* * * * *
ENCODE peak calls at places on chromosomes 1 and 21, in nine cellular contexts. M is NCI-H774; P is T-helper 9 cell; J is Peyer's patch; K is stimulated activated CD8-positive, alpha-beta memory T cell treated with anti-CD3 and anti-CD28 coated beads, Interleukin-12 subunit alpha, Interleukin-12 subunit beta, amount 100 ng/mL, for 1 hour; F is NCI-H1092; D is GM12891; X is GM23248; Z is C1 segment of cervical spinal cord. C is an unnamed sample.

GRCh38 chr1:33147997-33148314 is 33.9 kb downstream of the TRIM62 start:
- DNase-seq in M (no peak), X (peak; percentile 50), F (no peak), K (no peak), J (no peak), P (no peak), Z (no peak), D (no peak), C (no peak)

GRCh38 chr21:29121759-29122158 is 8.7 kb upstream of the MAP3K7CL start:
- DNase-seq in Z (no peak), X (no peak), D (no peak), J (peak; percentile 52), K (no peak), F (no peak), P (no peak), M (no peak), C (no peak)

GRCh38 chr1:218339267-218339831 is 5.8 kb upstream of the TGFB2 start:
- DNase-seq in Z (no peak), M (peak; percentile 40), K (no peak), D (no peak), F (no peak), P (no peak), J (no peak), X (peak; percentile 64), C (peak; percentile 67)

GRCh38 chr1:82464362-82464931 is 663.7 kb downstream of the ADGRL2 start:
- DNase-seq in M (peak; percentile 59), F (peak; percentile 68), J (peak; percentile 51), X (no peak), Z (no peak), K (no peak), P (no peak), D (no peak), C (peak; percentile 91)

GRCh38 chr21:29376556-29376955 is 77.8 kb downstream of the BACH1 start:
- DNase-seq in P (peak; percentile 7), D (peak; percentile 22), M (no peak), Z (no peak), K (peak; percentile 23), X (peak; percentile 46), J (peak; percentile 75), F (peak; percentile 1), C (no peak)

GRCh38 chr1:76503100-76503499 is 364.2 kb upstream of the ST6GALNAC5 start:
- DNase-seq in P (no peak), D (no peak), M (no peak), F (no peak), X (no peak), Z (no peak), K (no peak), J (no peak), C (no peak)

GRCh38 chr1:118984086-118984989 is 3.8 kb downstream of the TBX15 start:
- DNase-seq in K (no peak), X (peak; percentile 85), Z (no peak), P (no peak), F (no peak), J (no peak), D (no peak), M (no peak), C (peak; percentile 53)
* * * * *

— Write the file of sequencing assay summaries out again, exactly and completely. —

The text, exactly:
ENCODE peak calls at places on chromosomes 1 and 21, in nine cellular contexts. M is NCI-H774; P is T-helper 9 cell; J is Peyer's patch; K is stimulated activated CD8-positive, alpha-beta memory T cell treated with anti-CD3 and anti-CD28 coated beads, Interleukin-12 subunit alpha, Interleukin-12 subunit beta, amount 100 ng/mL, for 1 hour; F is NCI-H1092; D is GM12891; X is GM23248; Z is C1 segment of cervical spinal cord. C is an unnamed sample.

GRCh38 chr1:33147997-33148314 is 33.9 kb downstream of the TRIM62 start:
- DNase-seq in M (no peak), X (peak; percentile 50), F (no peak), K (no peak), J (no peak), P (no peak), Z (no peak), D (no peak), C (no peak)

GRCh38 chr21:29121759-29122158 is 8.7 kb upstream of the MAP3K7CL start:
- DNase-seq in Z (no peak), X (no peak), D (no peak), J (peak; percentile 52), K (no peak), F (no peak), P (no peak), M (no peak), C (no peak)

GRCh38 chr1:218339267-218339831 is 5.8 kb upstream of the TGFB2 start:
- DNase-seq in Z (no peak), M (peak; percentile 40), K (no peak), D (no peak), F (no peak), P (no peak), J (no peak), X (peak; percentile 64), C (peak; percentile 67)

GRCh38 chr1:82464362-82464931 is 663.7 kb downstream of the ADGRL2 start:
- DNase-seq in M (peak; percentile 59), F (peak; percentile 68), J (peak; percentile 51), X (no peak), Z (no peak), K (no peak), P (no peak), D (no peak), C (peak; percentile 91)

GRCh38 chr21:29376556-29376955 is 77.8 kb downstream of the BACH1 start:
- DNase-seq in P (peak; percentile 7), D (peak; percentile 22), M (no peak), Z (no peak), K (peak; percentile 23), X (peak; percentile 46), J (peak; percentile 75), F (peak; percentile 1), C (no peak)

GRCh38 chr1:76503100-76503499 is 364.2 kb upstream of the ST6GALNAC5 start:
- DNase-seq in P (no peak), D (no peak), M (no peak), F (no peak), X (no peak), Z (no peak), K (no peak), J (no peak), C (no peak)

GRCh38 chr1:118984086-118984989 is 3.8 kb downstream of the TBX15 start:
- DNase-seq in K (no peak), X (peak; percentile 85), Z (no peak), P (no peak), F (no peak), J (no peak), D (no peak), M (no peak), C (peak; percentile 53)